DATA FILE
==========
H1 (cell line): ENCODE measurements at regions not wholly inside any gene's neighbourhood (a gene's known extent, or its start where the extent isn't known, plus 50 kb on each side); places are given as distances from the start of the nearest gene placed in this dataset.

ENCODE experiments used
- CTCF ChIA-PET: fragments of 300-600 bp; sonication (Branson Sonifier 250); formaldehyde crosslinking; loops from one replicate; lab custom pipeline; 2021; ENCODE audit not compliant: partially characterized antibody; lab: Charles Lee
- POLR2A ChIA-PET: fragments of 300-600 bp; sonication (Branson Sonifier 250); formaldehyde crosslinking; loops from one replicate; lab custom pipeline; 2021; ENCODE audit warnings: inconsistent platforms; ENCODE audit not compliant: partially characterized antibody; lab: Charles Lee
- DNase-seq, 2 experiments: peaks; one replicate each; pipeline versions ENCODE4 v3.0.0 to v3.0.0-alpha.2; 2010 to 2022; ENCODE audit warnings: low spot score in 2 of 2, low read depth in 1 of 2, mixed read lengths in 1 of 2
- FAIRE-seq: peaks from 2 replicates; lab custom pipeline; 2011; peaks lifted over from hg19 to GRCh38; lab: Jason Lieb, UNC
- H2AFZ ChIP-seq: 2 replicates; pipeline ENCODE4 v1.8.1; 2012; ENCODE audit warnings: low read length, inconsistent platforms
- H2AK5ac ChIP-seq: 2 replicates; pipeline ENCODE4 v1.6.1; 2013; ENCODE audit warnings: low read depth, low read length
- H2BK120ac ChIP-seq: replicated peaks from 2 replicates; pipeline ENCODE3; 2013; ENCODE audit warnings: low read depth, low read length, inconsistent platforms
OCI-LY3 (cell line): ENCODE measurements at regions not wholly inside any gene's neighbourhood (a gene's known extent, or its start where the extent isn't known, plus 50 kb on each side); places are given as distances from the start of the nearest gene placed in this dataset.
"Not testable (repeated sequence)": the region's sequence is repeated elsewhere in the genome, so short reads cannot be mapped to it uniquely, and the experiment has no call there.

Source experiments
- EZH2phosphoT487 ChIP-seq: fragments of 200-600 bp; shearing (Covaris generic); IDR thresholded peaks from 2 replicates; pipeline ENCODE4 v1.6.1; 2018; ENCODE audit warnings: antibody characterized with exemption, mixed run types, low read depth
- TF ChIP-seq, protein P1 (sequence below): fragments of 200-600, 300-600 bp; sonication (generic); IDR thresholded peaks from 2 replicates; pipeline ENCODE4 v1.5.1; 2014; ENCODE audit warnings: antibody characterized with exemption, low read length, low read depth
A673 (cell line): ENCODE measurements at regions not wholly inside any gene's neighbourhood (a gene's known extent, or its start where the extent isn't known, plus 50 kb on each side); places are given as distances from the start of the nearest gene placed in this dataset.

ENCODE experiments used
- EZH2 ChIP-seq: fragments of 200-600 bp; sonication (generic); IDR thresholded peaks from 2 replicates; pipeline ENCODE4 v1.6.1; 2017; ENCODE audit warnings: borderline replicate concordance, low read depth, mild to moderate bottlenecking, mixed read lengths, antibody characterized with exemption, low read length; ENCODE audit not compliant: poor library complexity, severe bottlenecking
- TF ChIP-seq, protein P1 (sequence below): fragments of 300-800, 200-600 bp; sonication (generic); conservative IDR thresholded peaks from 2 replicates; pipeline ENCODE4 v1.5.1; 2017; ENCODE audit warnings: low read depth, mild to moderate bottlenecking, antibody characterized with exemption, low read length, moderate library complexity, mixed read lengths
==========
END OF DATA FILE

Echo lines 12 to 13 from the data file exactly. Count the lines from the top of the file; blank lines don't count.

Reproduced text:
Source experiments
- EZH2phosphoT487 ChIP-seq: fragments of 200-600 bp; shearing (Covaris generic); IDR thresholded peaks from 2 replicates; pipeline ENCODE4 v1.6.1; 2018; ENCODE audit warnings: antibody characterized with exemption, mixed run types, low read depth